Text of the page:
Man Points Toy Gun at Police: Is Shot by Them

Paragraphs five and six read:  ""He never had been violent to my mother, he was always gentle to her,'  Ken said.  'This was totally out of character for him'."

"About five months ago Ken said his mother retired from her job and moved to Clay Center to be closer to family and to better take care of her husband. Ron was on medication for depression and was taking the pills, but Ken said he and his mother did not see a change."
 

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Family: Shooting victim was good father, husband
By Ryan D. Wilson, Staff Reporter June 17, 2009  

A 66-year-old man shot by Clay County law enforcement officers as he wielded a toy gun early Sunday morning suffered strokes and was a good father and husband, his family said.

A retired Baptist minister, Ron Hughes was not a violent man, but about 10 months ago he started having multiple strokes that affected the "cognitive side of his brain," Ron Hughes' son Ken said this morning.

"He couldn't remember things," Ken said. "He'd wake up and asked "Where are we?" because he couldn't remember he and mother had moved here from Denver. He also had become somewhat of a recluse. He wouldn't leave the house. For months the neighbors thought the only person who lived there was my mother."

Ken said his father had left the house only twice since his parents moved to Clay Center and that he worried about his mother when she left the house to go to the grocery or to visit him.

"He never had been violent to my mother, he was always gentle to her," Ken said. "This was totally out of character for him."

About five months ago Ken said his mother retired from her job and moved to Clay Center to be closer to family and to better take care of her husband. Ron was on medication for depression and was taking the pills, but Ken said he and his mother did not see a change.

The domestic incident that brought police to Ron Hughes residence early Sunday morning may have been caused by a stroke.

"I honestly believe he must have had a stroke and that he just freaked out, because he would never do anything to my mother, he wasn't violent." he said. "He never said a word to her or to police officers. I honestly don't know what was going through his mind at that moment."

Ken said the family is struggling to understand what happened.

"We never expected anything like this happen," he said. "We're at a loss, we don't understand. We wish we had some answers. We wish we could explain it."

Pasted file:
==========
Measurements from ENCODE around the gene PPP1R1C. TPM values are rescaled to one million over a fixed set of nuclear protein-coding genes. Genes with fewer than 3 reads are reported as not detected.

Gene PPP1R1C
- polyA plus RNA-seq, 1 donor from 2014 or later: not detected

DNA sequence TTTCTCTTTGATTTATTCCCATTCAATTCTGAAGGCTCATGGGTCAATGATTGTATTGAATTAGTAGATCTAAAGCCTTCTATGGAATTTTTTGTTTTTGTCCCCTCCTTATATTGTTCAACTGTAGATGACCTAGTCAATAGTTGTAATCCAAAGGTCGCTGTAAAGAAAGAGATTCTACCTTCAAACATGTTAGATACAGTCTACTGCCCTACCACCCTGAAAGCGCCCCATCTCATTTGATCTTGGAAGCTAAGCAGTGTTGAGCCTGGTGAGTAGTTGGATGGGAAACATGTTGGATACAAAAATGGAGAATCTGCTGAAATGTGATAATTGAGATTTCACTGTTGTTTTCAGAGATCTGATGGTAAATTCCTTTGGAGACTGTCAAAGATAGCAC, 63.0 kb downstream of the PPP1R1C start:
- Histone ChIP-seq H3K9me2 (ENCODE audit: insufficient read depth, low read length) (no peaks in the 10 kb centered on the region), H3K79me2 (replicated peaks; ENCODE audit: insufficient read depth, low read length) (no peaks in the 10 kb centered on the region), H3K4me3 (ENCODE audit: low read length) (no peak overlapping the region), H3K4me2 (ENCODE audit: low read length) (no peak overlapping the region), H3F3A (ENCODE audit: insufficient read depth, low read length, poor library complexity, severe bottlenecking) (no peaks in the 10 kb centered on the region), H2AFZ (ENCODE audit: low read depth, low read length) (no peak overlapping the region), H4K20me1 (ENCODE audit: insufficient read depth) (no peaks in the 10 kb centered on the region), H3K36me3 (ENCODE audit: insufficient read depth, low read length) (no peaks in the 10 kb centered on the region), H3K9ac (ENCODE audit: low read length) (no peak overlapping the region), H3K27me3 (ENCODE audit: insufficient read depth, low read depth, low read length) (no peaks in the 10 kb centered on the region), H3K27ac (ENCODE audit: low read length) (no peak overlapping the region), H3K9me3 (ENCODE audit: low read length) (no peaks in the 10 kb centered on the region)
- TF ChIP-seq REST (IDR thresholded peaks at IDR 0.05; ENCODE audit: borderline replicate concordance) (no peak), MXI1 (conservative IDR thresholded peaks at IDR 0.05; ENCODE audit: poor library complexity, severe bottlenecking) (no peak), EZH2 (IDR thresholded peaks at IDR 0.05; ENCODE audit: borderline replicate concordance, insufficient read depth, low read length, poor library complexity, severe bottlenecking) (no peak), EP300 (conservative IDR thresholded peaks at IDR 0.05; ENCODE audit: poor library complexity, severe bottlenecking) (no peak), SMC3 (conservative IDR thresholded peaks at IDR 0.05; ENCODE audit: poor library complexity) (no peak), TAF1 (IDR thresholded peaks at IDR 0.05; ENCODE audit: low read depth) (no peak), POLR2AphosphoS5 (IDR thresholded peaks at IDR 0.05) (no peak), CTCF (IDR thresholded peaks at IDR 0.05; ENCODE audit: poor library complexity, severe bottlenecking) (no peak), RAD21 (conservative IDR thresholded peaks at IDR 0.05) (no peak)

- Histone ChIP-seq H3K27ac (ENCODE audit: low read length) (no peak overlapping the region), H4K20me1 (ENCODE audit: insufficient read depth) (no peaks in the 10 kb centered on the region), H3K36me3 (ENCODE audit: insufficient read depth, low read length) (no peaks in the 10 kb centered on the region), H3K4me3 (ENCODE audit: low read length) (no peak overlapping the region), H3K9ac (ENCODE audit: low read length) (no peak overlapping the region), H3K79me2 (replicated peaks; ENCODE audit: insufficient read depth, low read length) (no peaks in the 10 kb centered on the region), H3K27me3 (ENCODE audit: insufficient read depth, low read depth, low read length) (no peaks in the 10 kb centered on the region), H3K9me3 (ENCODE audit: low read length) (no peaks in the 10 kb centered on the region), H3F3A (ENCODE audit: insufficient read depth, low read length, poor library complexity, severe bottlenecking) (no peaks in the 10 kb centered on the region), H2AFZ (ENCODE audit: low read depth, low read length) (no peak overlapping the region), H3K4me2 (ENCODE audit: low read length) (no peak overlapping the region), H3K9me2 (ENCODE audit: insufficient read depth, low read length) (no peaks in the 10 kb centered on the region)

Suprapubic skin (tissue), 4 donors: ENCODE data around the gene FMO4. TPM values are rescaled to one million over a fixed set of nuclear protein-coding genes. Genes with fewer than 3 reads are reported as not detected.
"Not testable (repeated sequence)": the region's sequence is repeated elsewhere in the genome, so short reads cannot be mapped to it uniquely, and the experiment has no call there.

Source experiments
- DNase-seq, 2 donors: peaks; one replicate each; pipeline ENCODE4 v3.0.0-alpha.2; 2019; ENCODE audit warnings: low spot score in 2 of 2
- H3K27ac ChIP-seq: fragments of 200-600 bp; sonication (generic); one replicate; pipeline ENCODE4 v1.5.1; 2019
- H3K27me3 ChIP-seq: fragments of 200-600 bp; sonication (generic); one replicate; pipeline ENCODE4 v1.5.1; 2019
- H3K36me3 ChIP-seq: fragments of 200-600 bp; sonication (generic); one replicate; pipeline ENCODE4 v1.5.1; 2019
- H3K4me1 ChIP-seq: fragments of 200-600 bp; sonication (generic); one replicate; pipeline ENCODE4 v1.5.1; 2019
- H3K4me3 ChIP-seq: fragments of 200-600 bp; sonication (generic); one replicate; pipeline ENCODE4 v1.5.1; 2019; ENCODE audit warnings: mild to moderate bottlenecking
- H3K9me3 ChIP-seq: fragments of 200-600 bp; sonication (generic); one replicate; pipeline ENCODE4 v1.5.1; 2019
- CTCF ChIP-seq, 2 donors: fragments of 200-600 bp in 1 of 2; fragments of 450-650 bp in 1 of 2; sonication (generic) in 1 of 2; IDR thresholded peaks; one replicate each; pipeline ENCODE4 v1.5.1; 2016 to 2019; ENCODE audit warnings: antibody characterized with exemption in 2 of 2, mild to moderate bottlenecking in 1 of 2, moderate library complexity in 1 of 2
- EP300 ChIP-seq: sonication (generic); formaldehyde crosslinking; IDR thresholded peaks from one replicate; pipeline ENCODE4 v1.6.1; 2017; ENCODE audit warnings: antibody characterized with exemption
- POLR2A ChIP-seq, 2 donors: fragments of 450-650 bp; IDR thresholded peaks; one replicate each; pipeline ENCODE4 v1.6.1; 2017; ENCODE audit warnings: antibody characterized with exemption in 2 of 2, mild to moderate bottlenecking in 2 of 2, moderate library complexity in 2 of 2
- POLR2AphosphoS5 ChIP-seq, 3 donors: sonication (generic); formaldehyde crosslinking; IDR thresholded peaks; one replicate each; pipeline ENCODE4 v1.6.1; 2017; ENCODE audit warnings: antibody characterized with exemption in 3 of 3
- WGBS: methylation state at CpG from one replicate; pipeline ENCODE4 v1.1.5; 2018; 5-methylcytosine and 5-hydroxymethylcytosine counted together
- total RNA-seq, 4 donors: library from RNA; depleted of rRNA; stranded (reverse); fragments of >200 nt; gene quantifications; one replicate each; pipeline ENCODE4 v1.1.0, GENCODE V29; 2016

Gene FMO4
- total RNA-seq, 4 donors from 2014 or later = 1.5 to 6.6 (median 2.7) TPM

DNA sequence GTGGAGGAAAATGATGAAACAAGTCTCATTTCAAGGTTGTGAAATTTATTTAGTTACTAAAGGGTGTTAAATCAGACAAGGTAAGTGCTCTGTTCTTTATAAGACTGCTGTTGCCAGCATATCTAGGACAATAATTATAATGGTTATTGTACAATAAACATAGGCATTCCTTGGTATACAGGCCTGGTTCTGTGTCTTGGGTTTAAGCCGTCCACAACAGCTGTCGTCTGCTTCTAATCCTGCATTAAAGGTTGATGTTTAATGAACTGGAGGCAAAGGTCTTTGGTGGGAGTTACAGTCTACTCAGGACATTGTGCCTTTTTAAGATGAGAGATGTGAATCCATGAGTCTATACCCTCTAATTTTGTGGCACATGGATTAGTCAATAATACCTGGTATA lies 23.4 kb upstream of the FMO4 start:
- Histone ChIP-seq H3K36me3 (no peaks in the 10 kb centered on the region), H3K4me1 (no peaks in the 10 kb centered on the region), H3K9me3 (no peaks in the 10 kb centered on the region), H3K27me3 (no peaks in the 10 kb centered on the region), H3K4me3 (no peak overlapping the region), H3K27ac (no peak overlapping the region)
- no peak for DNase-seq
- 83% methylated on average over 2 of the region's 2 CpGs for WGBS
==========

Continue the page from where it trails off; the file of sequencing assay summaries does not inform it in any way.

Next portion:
The Sheriff's deputy and police officer who responded "performed exactly as they should have," Ken said. The officers have been "professional to a T," he said.

"Both my mom and I understand the officers did exactly what they should have done — as far as they knew, their lives were at risk," he said. "I feel bad for them, that they were put into a position where they had to do something they never wanted to do. No officer wants to have to fire their weapon, it's horrible."

Ken said he has talked to one of the officers about the incident and that officer's mother and knows they are struggling with it.
Ken said his parents were married 45 years and today happens to be their anniversary.

"She's at a loss and on top of that she misses her best friend," he said.

Ron Hughes was a Baptist minister for 29 years at the same small church in Lakewood, Colo., a suburb of Denver, except for about year when he ministered in Montana.

Ken recalls that his father attended all of his basketball games when he was kid and that he loved to play the trumpet. So much so that we would play "Charge!" and "Sweet Georgia Pie" in the stands during the games. When they attended Denver Broncos games his father played "Jesus Loves Me" in the stands that could be heard across the stadium.

When Ron was 14, he played the trumpet professionally for Ringley Brothers and Barnum and Bailey Circus.

"He was a good man," Ken said. "He did his best for us, he was a good father."

©Clay Center Dispatch 2009
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